MONTREAL — There’s nothing like seeing a game in the city where hockey was born. Montreal is home to loud, passionate, knowledgeable fans who pack their arena every game.
That’s why it was no surprise to discover the Sabres love playing in Bell Centre more than any other arena.
In a poll of 13 veterans Saturday, seven Buffalo players chose the home of the Canadiens as their favorite building in which to play. No other building received more than two votes.
“The atmosphere never lets you down,” forward Cody McCormick said. “It’s always going. There’s a real buzz to it.”
Another sellout crowd of 21,273 witnessed the Sabres lose to the home team, 3-2. It was the 378th straight sellout for the Habs, who haven’t had an unsold seat in their building since Tampa Bay visited Jan. 8, 2004.
The fans clad in their red jerseys cheer and chant throughout the game. An ear-splitting train whistle accompanies the Canadiens’ goals, while the in-game announcements buzz through in French and English.
“It’s like a playoff game every time,” Sabres center Tyler Ennis said. “It’s just a great atmosphere with crazy, crazy fans.”
If by chance the patrons don’t like what they see on the ice, they can look to the rafters at the 24 Stanley Cup championship banners and the retired numbers of legends such as Guy Lafleur, Ken Dryden, Jacques Plante and Maurice Richard.
“This is when you know you’re in the NHL,” Buffalo defenseman Mike Weber said.
Despite the hostile atmosphere for road teams, the Sabres have made themselves at home in Montreal. They were 7-1 in their previous eight games and had won 10 of 13 in Bell Centre.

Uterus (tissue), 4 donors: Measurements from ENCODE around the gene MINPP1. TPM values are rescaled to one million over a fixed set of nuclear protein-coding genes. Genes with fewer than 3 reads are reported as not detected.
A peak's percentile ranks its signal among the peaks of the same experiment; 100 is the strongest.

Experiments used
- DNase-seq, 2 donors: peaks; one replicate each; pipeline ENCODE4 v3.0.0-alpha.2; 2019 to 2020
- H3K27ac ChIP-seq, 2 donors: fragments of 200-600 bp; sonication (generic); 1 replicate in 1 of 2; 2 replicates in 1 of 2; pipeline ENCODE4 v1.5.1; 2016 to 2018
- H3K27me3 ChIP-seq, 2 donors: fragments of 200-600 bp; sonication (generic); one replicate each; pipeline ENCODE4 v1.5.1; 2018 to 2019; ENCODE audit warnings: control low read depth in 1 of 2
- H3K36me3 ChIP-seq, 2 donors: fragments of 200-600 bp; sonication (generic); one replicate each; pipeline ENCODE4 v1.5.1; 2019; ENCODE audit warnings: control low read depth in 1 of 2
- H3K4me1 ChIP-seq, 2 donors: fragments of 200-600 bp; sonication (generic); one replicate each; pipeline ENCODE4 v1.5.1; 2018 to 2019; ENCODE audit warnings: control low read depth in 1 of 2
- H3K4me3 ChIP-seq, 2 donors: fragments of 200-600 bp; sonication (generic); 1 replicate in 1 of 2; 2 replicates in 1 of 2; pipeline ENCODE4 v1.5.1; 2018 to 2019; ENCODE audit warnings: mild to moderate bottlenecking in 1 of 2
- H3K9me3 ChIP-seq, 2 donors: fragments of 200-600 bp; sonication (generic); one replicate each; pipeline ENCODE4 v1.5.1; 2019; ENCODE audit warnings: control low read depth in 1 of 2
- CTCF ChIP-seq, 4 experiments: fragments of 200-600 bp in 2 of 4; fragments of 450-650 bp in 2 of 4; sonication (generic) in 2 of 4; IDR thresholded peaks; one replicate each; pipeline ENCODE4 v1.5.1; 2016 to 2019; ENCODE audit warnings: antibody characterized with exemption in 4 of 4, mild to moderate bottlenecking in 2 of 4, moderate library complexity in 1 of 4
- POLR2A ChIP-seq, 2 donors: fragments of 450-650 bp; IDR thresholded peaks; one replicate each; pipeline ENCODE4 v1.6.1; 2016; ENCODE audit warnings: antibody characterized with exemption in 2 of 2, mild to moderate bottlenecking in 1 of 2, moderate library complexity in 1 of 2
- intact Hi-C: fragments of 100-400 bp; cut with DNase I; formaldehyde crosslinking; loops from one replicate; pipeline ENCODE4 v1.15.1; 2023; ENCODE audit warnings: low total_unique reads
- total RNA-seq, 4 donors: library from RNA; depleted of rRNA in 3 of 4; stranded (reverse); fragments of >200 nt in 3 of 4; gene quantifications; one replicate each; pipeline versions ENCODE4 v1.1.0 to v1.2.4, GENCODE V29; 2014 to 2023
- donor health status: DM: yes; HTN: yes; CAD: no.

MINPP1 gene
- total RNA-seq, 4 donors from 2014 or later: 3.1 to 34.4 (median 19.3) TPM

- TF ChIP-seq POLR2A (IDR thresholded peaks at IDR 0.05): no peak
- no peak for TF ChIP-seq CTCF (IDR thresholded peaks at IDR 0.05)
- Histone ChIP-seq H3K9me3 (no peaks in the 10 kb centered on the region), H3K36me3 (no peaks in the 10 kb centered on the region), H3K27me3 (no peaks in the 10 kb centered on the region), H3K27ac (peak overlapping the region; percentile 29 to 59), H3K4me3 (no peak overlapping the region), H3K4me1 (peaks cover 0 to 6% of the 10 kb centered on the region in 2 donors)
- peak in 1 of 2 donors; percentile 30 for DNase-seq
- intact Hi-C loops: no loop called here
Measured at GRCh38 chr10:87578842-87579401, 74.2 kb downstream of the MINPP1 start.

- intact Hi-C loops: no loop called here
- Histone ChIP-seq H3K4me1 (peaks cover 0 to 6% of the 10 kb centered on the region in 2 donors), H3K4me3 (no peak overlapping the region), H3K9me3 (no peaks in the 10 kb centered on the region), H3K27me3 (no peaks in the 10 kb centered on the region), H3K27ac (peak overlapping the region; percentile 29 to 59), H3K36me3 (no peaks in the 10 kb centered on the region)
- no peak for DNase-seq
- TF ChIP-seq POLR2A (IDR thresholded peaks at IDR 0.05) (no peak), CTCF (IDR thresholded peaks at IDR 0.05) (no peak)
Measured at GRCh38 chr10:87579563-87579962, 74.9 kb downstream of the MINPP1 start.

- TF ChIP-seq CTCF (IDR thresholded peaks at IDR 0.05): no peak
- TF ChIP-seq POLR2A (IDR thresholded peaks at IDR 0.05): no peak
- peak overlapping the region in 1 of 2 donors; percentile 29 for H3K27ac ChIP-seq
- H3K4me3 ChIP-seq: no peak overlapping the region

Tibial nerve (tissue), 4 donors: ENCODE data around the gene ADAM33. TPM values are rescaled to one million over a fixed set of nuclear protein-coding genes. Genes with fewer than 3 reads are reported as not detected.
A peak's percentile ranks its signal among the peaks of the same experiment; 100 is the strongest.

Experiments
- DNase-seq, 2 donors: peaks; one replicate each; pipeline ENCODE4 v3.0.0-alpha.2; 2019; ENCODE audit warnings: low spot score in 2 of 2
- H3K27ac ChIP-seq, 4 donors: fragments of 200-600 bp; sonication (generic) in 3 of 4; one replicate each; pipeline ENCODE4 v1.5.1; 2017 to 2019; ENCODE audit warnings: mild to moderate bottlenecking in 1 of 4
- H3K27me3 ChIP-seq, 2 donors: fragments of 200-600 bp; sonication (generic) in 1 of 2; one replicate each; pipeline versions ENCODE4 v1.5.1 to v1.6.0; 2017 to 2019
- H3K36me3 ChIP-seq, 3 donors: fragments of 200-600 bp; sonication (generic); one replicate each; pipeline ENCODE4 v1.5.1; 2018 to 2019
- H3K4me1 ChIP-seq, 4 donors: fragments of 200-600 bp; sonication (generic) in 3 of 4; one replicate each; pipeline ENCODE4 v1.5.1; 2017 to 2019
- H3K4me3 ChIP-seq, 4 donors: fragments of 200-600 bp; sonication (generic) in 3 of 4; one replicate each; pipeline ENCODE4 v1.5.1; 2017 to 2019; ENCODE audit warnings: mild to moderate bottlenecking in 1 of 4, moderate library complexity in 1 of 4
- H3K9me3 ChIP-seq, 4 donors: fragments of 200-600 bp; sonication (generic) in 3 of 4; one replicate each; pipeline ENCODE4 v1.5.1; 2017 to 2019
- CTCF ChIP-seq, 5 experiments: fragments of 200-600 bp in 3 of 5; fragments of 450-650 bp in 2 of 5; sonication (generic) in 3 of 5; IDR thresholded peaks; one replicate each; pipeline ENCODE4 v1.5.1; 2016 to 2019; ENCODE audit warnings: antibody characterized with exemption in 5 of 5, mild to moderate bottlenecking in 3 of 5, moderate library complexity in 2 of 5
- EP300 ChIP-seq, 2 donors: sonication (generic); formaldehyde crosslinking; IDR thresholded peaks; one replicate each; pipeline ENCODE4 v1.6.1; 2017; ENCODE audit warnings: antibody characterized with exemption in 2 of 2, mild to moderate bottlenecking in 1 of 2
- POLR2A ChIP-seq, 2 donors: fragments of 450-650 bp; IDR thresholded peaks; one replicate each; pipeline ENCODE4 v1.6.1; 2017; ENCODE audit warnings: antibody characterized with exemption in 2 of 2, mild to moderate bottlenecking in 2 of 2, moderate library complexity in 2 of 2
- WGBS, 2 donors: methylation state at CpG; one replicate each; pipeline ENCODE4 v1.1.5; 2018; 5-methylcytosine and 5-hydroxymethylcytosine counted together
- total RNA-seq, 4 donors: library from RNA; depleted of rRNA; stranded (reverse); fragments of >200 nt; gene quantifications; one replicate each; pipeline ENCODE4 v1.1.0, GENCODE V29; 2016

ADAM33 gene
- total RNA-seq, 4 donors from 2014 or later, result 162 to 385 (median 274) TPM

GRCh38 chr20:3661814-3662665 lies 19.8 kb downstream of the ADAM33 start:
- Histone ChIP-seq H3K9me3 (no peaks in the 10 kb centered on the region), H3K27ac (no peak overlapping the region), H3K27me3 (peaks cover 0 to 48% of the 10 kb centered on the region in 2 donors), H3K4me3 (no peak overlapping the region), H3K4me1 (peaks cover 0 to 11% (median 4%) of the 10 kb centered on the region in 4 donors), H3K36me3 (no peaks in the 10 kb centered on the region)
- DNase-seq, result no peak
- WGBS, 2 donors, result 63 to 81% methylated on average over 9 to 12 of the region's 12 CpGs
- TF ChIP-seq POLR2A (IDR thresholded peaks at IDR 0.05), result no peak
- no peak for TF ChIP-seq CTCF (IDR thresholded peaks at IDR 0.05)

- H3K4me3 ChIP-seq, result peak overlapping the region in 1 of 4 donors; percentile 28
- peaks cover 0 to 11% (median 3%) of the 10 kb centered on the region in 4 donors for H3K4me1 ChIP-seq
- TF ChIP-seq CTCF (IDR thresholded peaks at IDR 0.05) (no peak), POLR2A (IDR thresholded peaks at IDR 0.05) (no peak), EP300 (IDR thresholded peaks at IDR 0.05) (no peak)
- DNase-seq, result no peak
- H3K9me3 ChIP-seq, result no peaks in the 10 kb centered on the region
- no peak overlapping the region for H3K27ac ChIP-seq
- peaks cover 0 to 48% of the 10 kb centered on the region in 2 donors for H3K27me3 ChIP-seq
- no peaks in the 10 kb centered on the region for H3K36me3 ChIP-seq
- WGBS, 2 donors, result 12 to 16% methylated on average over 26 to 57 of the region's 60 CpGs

Arenas in four other cities received votes in the poll: Chicago and Philadelphia (two each), with single tallies for Toronto and Nashville.
Sabres tough guy John Scott pummeled Montreal defenseman Douglas Murray in the teams’ previous meeting, leading to speculation that George Parros would be in the Habs’ lineup to neutralize Scott.
Instead, neither guy played.
The Sabres scratched Scott and defenseman Brayden McNabb. Parros sat along with Rene Bourque and Francis Bouillon.
Though Scott-Parros would be intriguing for fight fans, Sabres coach Ted Nolan reiterated his disdain for staged fighting.
“This game is aggressive enough when you have guys battling in the corner and going at it that way,” Nolan said. “Standing at the faceoff circle and asking somebody to fight, I don’t know why they do it. I think it’s expected, but I’m expecting people to play with a certain amount of grit and energy, not to just go out and fight.”
Nolan conducted another optional morning skate, with Drew Stafford and Christian Ehrhoff electing not to participate. The coach doesn’t put much emphasis on morning workouts.
“I’m concerned when the game starts, not so much the morning of the game,” Nolan said. “Some guys are big believers in pregame skates. I’m not so much. I think as long as you’re ready to play in the evening. Sometimes when you haven’t had enough practice time it’s good, but the vast majority of the time you need the energy for nighttime.”